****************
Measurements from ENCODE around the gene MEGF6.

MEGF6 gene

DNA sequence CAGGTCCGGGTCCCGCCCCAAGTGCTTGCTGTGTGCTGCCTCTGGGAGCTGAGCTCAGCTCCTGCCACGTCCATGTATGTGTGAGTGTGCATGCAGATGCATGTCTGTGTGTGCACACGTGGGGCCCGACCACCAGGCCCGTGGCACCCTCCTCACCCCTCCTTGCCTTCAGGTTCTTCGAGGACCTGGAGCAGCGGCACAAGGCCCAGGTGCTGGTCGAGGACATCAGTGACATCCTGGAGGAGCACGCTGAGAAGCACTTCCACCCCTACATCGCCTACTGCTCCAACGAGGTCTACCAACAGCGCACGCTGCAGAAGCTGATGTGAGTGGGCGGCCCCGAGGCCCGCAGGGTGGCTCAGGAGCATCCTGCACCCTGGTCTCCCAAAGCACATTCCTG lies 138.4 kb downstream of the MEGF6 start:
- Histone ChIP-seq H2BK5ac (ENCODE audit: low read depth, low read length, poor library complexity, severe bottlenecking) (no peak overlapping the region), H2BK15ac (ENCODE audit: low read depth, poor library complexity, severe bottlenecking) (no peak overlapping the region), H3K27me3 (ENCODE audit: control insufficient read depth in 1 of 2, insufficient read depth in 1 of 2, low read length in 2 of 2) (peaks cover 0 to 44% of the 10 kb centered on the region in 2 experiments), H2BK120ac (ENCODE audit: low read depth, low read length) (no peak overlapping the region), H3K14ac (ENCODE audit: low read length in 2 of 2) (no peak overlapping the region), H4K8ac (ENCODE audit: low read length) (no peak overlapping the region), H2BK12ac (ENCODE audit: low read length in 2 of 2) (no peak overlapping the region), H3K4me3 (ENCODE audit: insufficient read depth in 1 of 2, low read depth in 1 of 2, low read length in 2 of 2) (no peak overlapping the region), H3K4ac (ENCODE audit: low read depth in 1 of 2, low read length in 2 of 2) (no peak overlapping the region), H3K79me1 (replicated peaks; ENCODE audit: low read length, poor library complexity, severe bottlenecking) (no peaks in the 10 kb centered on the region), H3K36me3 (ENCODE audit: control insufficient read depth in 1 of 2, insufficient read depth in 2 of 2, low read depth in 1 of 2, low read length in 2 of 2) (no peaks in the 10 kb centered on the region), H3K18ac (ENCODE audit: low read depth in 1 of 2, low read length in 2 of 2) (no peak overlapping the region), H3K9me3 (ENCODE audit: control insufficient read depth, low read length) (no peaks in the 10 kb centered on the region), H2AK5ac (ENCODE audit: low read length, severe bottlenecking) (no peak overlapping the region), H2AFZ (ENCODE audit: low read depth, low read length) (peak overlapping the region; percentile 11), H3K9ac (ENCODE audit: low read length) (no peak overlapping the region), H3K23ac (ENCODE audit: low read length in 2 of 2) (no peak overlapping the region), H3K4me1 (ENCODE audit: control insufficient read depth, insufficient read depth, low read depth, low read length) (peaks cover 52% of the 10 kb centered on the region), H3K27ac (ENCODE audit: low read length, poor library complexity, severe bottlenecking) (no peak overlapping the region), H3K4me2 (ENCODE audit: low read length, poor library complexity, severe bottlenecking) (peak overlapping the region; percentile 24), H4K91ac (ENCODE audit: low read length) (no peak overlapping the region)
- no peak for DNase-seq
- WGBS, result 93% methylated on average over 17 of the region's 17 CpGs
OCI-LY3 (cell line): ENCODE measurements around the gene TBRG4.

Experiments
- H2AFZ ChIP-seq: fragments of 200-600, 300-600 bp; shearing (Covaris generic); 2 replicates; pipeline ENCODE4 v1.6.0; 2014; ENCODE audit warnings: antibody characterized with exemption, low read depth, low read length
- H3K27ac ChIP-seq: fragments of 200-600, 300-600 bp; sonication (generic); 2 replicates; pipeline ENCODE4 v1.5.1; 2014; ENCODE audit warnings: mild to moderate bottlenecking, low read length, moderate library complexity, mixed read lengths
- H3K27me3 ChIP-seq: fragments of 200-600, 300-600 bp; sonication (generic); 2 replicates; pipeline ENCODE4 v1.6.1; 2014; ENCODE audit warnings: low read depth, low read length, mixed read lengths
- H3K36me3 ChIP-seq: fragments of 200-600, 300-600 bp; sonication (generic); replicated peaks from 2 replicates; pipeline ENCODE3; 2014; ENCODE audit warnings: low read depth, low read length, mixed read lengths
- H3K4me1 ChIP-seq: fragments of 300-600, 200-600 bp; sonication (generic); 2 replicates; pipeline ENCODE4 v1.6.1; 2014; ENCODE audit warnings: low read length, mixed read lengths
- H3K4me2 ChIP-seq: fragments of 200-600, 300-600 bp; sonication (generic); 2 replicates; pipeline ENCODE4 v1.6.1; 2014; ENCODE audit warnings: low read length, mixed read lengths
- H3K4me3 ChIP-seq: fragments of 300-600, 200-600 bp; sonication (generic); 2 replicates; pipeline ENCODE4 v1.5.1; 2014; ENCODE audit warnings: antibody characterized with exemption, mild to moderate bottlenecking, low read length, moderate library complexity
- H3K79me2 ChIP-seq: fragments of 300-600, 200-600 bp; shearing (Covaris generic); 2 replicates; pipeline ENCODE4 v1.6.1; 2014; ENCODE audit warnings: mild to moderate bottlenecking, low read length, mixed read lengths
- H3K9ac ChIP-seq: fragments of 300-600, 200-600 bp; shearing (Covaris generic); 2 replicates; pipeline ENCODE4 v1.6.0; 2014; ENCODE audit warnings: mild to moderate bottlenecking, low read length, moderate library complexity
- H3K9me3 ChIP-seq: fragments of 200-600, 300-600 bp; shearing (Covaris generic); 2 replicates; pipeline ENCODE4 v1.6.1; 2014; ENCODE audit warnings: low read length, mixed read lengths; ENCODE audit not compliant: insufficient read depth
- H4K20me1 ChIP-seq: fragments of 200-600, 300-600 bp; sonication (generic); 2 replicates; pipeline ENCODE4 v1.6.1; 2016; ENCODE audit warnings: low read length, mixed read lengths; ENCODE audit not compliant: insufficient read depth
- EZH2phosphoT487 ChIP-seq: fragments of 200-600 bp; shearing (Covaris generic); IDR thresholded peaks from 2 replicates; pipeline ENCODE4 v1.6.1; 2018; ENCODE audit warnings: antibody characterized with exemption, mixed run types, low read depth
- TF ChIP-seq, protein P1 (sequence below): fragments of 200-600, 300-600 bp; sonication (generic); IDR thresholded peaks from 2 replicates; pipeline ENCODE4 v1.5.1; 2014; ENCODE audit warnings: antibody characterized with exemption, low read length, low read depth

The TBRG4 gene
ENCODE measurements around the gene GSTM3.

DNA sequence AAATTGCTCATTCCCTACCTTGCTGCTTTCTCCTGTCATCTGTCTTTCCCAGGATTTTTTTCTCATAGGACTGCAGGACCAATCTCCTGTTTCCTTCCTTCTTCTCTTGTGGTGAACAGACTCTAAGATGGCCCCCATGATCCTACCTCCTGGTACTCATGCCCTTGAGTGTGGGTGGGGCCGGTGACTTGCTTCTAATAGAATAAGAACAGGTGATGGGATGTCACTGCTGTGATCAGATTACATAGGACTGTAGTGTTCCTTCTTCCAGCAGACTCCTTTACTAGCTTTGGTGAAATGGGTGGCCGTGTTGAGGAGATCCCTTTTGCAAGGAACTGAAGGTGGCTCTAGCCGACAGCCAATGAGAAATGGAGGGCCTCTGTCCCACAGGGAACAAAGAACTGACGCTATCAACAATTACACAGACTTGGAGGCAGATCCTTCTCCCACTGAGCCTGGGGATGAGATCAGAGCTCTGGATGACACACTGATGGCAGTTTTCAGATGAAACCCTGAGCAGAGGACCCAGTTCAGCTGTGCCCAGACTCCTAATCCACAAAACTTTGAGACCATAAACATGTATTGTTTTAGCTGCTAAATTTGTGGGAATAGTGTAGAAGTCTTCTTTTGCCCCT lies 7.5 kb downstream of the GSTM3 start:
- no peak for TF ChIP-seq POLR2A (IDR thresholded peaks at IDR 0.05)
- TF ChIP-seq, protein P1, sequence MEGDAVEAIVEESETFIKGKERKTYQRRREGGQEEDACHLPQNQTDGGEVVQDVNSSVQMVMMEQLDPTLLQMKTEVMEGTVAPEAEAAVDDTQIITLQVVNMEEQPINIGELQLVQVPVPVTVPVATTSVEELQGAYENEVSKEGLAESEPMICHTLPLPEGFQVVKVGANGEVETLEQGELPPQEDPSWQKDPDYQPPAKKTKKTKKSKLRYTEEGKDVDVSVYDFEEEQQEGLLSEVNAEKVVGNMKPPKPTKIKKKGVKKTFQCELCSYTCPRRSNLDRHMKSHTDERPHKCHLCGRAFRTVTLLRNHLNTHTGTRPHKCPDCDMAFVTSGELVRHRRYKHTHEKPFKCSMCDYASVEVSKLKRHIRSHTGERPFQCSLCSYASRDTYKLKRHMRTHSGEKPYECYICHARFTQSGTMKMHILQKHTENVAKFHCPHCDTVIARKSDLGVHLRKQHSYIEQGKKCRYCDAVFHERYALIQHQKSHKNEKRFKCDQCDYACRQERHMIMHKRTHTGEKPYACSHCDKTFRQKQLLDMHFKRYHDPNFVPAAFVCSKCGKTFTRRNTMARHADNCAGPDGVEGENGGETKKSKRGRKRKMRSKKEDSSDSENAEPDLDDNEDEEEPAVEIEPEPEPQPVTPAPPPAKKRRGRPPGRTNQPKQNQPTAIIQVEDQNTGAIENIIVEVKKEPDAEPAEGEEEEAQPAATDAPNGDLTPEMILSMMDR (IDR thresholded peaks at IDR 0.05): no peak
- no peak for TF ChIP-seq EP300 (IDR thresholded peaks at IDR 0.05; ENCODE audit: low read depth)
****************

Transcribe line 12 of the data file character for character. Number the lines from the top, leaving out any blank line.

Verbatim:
- H3K36me3 ChIP-seq: fragments of 200-600, 300-600 bp; sonication (generic); replicated peaks from 2 replicates; pipeline ENCODE3; 2014; ENCODE audit warnings: low read depth, low read length, mixed read lengths